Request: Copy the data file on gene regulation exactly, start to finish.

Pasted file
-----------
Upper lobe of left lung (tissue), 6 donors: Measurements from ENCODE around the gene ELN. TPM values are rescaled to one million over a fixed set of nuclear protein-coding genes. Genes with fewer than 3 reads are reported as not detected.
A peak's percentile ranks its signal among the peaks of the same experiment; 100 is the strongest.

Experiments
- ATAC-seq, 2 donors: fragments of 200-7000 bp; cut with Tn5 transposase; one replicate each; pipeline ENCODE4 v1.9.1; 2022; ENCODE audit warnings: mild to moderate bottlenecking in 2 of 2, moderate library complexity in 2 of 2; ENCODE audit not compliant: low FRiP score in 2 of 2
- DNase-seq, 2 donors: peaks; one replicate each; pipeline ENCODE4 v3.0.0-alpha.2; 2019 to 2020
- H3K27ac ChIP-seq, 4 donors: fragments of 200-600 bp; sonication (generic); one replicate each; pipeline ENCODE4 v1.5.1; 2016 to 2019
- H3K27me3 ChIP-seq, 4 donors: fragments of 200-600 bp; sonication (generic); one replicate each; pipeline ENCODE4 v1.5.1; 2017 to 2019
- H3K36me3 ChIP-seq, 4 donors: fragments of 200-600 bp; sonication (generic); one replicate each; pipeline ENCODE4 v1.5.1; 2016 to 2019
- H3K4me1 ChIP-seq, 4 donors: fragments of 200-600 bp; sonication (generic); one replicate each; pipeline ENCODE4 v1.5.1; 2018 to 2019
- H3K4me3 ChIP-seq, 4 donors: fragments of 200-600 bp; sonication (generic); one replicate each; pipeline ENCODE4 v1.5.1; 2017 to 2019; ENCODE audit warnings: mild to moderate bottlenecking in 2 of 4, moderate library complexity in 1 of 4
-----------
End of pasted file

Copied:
Upper lobe of left lung (tissue), 6 donors: Measurements from ENCODE around the gene ELN. TPM values are rescaled to one million over a fixed set of nuclear protein-coding genes. Genes with fewer than 3 reads are reported as not detected.
A peak's percentile ranks its signal among the peaks of the same experiment; 100 is the strongest.

Experiments
- ATAC-seq, 2 donors: fragments of 200-7000 bp; cut with Tn5 transposase; one replicate each; pipeline ENCODE4 v1.9.1; 2022; ENCODE audit warnings: mild to moderate bottlenecking in 2 of 2, moderate library complexity in 2 of 2; ENCODE audit not compliant: low FRiP score in 2 of 2
- DNase-seq, 2 donors: peaks; one replicate each; pipeline ENCODE4 v3.0.0-alpha.2; 2019 to 2020
- H3K27ac ChIP-seq, 4 donors: fragments of 200-600 bp; sonication (generic); one replicate each; pipeline ENCODE4 v1.5.1; 2016 to 2019
- H3K27me3 ChIP-seq, 4 donors: fragments of 200-600 bp; sonication (generic); one replicate each; pipeline ENCODE4 v1.5.1; 2017 to 2019
- H3K36me3 ChIP-seq, 4 donors: fragments of 200-600 bp; sonication (generic); one replicate each; pipeline ENCODE4 v1.5.1; 2016 to 2019
- H3K4me1 ChIP-seq, 4 donors: fragments of 200-600 bp; sonication (generic); one replicate each; pipeline ENCODE4 v1.5.1; 2018 to 2019
- H3K4me3 ChIP-seq, 4 donors: fragments of 200-600 bp; sonication (generic); one replicate each; pipeline ENCODE4 v1.5.1; 2017 to 2019; ENCODE audit warnings: mild to moderate bottlenecking in 2 of 4, moderate library complexity in 1 of 4